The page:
Getting a divorce can be a painful process. While the emotional struggle is already overwhelming, the legal process can be difficult to handle. However, whether you are getting a divorce or thinking about it, it is essential to know your legal rights.
It isn’t supposed to be fun when you get a divorce, but it needn’t be as difficult as possible either. Only when you know your rights can you protect them. Also, knowing what life looks like during and after a divorce can prepare you for what is about to come.
Grounds for Divorce
Both men and women can apply for divorce on the following grounds:
- Mutual Consent
- Mental disorder
- Communicable disease
- Renunciation of the world
- When the spouse is presumed dead
Based on any of these grounds, a petition for divorced can be filed in a court. Once the divorce proceedings begin, the three most contested areas are maintenance, property and child custody. We will discuss the rights of the parties in these regards elaborately.
Right to Maintenance
Maintenance is an amount one spouse has to pay another after divorce to ensure they are financially taken care of. The idea of maintenance was started because women were completely reliant on men financially and this made them stay in a bad marriage. Things are changing now and women are growing to be financially capable of taking care of themselves.
So, now maintenance can not only be claimed by a woman but can also be claimed by a man under the Hindu Marriage Act, 1955. Only the wife could claim maintenance under the Special Marriages Act, 1954, but that is changing now too.
Conditions to claim maintenance
- The marriage is legally valid.
- The person who supported the household has stopped providing for the spouse.
- The spouse claiming maintenance is not capable or is unable to maintain themselves.
If a person is healthy and is capable of getting employment good enough to be self-sufficient, then they cannot claim maintenance. It is important to know that it is not just a spouse who has a right to maintenance. The following people have it too:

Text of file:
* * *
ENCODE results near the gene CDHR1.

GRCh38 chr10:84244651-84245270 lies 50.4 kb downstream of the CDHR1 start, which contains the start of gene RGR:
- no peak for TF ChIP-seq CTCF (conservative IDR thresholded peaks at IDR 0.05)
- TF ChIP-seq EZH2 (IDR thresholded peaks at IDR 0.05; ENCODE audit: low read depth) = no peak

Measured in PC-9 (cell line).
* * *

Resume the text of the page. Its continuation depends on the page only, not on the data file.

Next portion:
- Minor children
- Adult children if they are physically or mentally challenged and it makes it difficult to maintain themselves.
- Adult unmarried daughter
- Mother or father of a spouse who cannot maintain themselves or when their own children cannot maintain them.
The maintenance grant will be such that the dependents can continue to sustain their current standard of living. Maintenance will be paid at regular intervals.
Interim maintenance is the financial support provided to the wife during the pendency of the divorce (from the date of filing to the date of decree or dismissal). This is provided to ensure that the wife can sustain herself during the duration of divorce proceedings.
That said, a spouse is not entitled to maintenance in the following circumstances:
- When they get into an adulterous relationship during the time of marriage.
- Once the divorced spouse marries again.
- When they become financially self-sufficient.
- If the spouses are staying separately based on mutual consent.
- If the wife refuses to reside with the husband without proper reasons.
Right to Custody
Many assume that the mother always gets custody of her children. This is not the case. While the courts usually agree to the decision of the parents in a mutual consent divorce, the courts will look into the best interest of the child. For example, in a contested divorce, the courts will examine the ability of the mother or father to be a parent to the child.
Who earns more is usually not taken into consideration. Usually, the court provides the custody of their children to non-working mothers, but the fathers are expected to provide financial support.
Most of the custodial questions are answered following the Guardian and Wards Act, 1890, which clearly says that the welfare of the child should be given more importance over customs or traditions.
If a child is below the age of 5 (or 7 in the case of Muslim personal law), the custody right goes to the mother as intensive care and nurturing is needed in the infant years.
Right to Property
As far as the law is concerned, a specific property belongs to the individual in whose name it has been registered. It doesn’t matter who put in cash into it, or who’s the primary contributor or anything of that sort. The sole owner gets to keep the property as long as it is not contested.
If the property has been purchased under one person’s name while the other person has made significant contributions to it, then they can claim their share by producing sufficient evidence to the court. Financial statements and records can be submitted as proof of this.
If it is a joint property, on the other hand, claims can be made on them. The court will thoroughly study the contributions made by both parties before deciding on how the property is to be divided. Typically, the property is given to one person and they are expected to pay back the contributions of the other.
A man’s ancestral property will not be up for claims.
Streedhan are the gifts a woman receives from her relatives at the time of her marriage. It is not dowry and can include both movable and immovable properties. This property is not up for question and goes to the woman in its entirety.
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